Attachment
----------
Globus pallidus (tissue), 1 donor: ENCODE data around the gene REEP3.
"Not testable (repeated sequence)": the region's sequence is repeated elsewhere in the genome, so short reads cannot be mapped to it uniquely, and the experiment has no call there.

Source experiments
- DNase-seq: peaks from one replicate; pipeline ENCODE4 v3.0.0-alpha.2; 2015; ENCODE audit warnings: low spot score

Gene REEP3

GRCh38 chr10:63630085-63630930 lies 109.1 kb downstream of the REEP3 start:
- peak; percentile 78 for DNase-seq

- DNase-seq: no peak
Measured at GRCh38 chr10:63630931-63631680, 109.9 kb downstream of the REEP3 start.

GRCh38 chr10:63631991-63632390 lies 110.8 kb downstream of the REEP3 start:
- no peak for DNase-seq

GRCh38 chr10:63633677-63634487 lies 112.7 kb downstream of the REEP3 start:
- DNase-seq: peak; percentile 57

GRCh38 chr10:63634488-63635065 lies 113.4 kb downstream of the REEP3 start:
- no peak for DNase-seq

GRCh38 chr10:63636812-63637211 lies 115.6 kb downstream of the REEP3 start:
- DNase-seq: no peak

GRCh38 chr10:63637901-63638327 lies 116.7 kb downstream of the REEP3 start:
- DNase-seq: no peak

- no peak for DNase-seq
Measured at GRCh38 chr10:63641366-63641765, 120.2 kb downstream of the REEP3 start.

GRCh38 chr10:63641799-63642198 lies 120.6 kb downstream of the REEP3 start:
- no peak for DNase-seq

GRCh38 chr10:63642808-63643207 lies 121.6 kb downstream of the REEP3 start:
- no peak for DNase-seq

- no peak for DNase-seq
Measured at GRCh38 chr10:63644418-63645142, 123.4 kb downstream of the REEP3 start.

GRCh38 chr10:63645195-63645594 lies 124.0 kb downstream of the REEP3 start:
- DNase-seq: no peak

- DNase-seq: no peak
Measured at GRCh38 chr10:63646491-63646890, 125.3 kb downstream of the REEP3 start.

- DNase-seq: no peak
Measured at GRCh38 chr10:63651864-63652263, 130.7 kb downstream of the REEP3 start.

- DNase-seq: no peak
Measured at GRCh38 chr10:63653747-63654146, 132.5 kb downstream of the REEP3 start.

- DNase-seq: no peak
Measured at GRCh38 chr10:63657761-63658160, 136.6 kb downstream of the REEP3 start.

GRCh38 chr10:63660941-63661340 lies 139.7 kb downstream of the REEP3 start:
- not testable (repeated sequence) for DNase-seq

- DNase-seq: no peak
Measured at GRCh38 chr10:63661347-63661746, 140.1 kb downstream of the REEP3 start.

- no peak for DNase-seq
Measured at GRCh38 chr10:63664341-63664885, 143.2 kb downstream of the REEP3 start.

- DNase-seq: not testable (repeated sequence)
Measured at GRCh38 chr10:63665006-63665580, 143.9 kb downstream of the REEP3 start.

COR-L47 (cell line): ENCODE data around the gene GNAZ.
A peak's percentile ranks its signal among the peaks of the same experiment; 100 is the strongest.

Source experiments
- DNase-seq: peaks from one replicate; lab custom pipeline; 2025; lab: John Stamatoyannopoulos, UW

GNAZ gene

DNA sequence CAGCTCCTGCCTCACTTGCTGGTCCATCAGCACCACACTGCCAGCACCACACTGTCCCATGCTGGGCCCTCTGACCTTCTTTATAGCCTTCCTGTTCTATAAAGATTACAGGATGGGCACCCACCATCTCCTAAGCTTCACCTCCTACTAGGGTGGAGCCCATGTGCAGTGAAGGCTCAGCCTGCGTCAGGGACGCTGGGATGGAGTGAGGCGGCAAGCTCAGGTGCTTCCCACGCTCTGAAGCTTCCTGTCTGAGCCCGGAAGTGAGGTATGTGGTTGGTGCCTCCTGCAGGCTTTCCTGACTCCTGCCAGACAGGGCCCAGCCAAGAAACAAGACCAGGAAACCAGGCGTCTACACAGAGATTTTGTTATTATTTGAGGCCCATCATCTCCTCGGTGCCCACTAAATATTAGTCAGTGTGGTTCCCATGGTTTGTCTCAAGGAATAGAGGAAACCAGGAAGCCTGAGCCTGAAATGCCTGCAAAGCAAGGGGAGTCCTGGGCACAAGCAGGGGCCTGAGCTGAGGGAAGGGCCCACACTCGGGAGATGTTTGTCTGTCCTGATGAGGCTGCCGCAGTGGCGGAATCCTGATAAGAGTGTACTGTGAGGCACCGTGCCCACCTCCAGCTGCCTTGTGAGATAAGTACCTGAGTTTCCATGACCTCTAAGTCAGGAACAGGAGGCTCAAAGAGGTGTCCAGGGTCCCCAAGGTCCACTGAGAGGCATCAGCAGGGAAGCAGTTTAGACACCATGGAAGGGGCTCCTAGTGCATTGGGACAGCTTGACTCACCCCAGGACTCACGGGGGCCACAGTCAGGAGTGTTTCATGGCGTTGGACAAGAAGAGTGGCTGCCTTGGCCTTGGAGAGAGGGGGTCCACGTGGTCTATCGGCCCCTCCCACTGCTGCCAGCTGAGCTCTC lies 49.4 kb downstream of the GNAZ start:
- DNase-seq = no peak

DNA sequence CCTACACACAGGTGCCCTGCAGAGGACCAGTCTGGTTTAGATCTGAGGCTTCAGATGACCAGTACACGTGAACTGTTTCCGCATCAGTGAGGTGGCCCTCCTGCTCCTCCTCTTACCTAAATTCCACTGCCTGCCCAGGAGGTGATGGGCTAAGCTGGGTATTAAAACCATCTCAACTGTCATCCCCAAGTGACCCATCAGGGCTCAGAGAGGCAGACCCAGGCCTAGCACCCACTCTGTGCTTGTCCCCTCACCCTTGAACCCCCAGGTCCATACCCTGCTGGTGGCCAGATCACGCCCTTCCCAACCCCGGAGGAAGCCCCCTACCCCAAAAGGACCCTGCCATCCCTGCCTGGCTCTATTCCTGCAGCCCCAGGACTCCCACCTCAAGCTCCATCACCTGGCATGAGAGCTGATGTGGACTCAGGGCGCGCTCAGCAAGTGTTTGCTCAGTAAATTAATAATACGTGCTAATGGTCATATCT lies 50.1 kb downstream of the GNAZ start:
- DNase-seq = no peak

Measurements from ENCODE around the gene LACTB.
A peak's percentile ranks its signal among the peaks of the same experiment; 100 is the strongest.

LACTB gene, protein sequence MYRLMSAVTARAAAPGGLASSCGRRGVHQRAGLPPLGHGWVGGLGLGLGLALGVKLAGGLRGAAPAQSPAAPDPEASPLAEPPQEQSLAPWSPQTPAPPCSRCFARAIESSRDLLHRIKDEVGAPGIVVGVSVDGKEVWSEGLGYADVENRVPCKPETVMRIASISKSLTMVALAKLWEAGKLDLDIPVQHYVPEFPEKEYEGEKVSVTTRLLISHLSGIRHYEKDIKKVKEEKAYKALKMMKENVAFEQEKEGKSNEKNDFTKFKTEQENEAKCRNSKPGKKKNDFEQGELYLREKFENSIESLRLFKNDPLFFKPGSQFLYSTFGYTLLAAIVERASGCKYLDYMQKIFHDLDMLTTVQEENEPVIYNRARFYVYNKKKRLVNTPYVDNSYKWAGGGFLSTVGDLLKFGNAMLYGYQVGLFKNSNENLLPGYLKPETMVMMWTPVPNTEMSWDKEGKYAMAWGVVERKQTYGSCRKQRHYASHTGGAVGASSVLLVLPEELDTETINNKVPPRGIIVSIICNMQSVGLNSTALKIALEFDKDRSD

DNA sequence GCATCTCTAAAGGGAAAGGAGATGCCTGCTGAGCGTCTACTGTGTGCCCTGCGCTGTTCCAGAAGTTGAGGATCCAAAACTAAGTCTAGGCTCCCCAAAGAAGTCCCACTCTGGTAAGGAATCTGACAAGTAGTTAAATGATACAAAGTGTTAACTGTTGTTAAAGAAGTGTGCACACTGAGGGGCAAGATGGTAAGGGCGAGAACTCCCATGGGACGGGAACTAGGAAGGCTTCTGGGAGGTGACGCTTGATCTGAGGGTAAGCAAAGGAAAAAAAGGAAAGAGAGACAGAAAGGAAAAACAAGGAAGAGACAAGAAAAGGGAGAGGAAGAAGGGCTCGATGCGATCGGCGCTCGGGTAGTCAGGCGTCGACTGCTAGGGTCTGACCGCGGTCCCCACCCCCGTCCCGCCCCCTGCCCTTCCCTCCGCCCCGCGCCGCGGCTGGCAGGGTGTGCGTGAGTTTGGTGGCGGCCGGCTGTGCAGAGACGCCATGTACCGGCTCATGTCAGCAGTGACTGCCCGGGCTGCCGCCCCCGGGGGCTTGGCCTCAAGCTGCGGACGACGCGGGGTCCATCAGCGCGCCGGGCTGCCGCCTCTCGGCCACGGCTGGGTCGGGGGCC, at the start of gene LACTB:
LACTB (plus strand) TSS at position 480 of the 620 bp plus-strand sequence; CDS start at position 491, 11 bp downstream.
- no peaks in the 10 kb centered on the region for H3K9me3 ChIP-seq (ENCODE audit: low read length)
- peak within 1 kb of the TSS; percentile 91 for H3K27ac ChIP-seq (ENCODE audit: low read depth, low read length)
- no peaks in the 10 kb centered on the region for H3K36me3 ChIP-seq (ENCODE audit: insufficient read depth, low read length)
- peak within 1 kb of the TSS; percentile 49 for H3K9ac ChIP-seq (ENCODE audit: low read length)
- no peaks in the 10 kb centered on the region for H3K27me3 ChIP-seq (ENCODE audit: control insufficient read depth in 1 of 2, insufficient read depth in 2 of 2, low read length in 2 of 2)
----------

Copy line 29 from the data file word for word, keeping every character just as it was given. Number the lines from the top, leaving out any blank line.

- DNase-seq: no peak